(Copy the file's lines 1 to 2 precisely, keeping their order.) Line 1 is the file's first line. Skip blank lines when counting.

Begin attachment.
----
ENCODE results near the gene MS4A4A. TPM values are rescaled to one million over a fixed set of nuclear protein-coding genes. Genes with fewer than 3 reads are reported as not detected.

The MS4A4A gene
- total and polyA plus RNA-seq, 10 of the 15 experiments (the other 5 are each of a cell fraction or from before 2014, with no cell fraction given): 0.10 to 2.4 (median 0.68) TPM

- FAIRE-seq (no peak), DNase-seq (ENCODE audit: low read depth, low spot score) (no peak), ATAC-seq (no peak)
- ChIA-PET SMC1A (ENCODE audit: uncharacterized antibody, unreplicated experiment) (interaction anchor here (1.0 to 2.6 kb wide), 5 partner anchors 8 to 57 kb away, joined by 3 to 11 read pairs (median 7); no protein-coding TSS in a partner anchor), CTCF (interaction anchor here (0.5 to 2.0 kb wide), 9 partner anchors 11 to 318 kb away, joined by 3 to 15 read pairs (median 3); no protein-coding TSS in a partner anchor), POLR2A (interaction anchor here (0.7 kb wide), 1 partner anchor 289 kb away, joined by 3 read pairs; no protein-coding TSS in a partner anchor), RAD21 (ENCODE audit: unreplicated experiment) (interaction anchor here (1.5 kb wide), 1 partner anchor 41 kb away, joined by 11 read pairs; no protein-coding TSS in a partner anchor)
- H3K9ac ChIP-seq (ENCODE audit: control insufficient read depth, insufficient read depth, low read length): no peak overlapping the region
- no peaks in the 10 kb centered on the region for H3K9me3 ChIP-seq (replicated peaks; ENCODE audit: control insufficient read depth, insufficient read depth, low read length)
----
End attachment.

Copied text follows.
ENCODE results near the gene MS4A4A. TPM values are rescaled to one million over a fixed set of nuclear protein-coding genes. Genes with fewer than 3 reads are reported as not detected.

The MS4A4A gene